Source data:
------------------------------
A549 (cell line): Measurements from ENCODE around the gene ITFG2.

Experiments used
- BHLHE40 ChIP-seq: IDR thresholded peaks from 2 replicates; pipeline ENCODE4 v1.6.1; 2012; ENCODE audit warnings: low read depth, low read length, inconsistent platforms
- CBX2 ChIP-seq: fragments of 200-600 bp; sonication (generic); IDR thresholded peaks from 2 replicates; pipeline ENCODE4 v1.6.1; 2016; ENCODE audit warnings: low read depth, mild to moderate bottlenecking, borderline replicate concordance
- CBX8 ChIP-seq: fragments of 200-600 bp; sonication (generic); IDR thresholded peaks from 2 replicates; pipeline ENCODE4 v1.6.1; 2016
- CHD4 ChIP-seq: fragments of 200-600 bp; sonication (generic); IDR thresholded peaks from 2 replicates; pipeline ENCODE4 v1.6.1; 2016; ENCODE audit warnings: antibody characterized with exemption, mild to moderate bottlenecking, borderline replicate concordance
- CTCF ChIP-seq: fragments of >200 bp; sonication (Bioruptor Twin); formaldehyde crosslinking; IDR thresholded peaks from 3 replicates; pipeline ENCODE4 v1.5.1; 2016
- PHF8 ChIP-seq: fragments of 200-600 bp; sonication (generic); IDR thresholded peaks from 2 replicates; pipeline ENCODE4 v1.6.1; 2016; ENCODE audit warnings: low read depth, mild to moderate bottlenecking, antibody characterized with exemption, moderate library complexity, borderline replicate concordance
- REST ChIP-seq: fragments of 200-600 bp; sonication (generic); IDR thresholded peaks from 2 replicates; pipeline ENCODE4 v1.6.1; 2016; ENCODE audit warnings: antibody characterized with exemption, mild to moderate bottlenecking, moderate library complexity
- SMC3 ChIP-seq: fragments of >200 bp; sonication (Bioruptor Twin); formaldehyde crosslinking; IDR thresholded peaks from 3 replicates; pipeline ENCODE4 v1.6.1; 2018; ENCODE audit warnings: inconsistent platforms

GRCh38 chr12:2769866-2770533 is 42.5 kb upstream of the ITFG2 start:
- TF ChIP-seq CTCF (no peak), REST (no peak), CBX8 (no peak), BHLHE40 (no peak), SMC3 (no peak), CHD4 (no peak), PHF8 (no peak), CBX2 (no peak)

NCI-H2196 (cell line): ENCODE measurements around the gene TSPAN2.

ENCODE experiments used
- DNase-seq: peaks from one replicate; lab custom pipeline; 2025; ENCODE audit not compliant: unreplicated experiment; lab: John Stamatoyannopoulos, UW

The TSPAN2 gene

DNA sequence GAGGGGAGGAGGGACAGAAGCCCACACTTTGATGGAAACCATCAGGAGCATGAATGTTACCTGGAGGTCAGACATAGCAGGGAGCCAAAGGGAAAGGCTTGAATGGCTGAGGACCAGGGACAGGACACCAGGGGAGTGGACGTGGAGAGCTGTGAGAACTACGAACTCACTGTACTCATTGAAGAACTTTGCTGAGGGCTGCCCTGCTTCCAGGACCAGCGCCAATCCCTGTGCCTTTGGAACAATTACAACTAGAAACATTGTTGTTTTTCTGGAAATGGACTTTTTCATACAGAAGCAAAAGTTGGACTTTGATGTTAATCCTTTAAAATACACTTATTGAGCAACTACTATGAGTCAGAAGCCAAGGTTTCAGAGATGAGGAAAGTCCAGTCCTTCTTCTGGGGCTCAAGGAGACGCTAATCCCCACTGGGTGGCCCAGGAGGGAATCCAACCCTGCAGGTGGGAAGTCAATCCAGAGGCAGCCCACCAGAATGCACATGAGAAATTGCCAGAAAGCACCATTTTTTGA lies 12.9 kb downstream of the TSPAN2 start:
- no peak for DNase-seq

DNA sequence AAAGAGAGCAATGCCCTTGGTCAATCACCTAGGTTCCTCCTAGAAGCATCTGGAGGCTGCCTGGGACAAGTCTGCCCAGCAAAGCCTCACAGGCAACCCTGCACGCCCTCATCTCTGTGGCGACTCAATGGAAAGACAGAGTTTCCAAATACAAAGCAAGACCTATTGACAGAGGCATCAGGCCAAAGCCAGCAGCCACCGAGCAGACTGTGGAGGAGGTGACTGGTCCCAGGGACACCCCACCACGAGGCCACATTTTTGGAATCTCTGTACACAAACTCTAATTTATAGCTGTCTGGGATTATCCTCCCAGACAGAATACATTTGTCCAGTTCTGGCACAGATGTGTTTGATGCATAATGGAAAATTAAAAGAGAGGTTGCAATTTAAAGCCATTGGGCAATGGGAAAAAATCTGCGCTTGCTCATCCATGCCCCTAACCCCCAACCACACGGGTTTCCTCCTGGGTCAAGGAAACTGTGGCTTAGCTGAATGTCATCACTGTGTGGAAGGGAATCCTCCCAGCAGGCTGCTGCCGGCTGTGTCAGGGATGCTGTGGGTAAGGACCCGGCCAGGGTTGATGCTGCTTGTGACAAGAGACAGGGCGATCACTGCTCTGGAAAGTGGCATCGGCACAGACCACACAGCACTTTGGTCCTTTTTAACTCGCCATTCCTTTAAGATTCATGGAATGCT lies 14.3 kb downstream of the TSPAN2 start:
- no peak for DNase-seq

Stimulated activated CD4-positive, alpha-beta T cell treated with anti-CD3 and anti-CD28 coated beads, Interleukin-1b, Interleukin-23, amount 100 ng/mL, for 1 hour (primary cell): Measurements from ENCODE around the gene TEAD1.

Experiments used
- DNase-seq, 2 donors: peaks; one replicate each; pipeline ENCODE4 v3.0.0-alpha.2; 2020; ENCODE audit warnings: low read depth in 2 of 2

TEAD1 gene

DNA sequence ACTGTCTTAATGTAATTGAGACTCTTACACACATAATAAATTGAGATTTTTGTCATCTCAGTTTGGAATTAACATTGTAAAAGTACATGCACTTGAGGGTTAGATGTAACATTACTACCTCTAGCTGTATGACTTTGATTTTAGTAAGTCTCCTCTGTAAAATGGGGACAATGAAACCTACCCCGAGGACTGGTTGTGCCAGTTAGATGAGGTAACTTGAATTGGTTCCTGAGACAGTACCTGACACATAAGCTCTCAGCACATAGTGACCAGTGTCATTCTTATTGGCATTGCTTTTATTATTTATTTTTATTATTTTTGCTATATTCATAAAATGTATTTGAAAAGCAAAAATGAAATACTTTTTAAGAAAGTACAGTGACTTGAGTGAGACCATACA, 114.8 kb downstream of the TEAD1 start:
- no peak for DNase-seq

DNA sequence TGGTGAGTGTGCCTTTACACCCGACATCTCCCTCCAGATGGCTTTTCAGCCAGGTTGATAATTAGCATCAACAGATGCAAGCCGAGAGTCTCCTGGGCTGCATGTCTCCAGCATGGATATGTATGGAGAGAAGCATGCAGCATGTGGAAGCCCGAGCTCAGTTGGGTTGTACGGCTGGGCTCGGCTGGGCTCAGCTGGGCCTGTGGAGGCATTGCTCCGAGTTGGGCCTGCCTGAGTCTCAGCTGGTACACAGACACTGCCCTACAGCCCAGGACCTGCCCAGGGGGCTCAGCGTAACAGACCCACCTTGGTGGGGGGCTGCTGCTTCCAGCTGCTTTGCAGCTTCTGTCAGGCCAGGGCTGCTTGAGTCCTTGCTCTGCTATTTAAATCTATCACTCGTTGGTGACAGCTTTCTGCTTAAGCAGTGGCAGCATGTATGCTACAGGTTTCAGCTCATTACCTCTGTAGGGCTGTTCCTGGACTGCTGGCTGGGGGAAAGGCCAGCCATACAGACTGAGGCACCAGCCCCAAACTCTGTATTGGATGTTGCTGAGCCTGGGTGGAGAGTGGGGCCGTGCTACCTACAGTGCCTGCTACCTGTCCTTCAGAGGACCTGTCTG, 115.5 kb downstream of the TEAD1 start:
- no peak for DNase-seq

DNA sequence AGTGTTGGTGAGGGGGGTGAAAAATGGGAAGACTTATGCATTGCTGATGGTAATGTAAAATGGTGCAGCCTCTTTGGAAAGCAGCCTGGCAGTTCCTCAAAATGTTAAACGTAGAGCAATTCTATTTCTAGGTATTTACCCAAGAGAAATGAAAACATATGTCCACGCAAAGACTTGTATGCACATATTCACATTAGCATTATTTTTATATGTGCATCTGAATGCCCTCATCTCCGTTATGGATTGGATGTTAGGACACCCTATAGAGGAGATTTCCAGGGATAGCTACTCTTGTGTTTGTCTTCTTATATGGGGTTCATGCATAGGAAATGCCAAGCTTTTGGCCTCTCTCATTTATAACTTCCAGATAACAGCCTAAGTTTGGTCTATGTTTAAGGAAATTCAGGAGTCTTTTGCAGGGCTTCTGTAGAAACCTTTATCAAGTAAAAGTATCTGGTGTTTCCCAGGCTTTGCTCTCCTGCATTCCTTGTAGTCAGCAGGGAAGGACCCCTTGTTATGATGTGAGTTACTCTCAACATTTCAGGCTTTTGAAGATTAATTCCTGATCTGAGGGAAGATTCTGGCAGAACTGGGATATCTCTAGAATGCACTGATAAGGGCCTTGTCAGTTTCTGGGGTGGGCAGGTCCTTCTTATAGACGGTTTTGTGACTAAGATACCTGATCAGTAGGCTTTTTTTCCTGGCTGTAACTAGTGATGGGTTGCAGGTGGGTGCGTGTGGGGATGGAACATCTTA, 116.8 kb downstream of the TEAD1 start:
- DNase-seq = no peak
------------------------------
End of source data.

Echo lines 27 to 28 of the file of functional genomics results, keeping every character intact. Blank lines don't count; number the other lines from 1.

DNA sequence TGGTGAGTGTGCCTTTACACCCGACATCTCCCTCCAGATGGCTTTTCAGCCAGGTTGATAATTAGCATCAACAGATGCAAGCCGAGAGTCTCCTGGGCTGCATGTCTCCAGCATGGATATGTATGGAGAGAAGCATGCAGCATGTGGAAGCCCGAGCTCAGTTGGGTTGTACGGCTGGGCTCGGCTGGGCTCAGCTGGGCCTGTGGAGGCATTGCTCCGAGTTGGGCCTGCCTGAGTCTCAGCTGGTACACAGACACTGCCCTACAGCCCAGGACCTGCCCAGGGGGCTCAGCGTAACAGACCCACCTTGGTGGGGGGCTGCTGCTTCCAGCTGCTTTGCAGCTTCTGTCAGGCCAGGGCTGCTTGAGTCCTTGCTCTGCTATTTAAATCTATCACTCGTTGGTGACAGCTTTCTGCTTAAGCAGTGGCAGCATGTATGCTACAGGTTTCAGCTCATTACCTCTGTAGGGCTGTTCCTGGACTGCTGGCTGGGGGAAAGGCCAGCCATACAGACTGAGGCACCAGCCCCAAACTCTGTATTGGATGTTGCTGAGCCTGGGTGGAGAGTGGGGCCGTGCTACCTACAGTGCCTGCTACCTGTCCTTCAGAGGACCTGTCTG, 115.5 kb downstream of the TEAD1 start:
- no peak for DNase-seq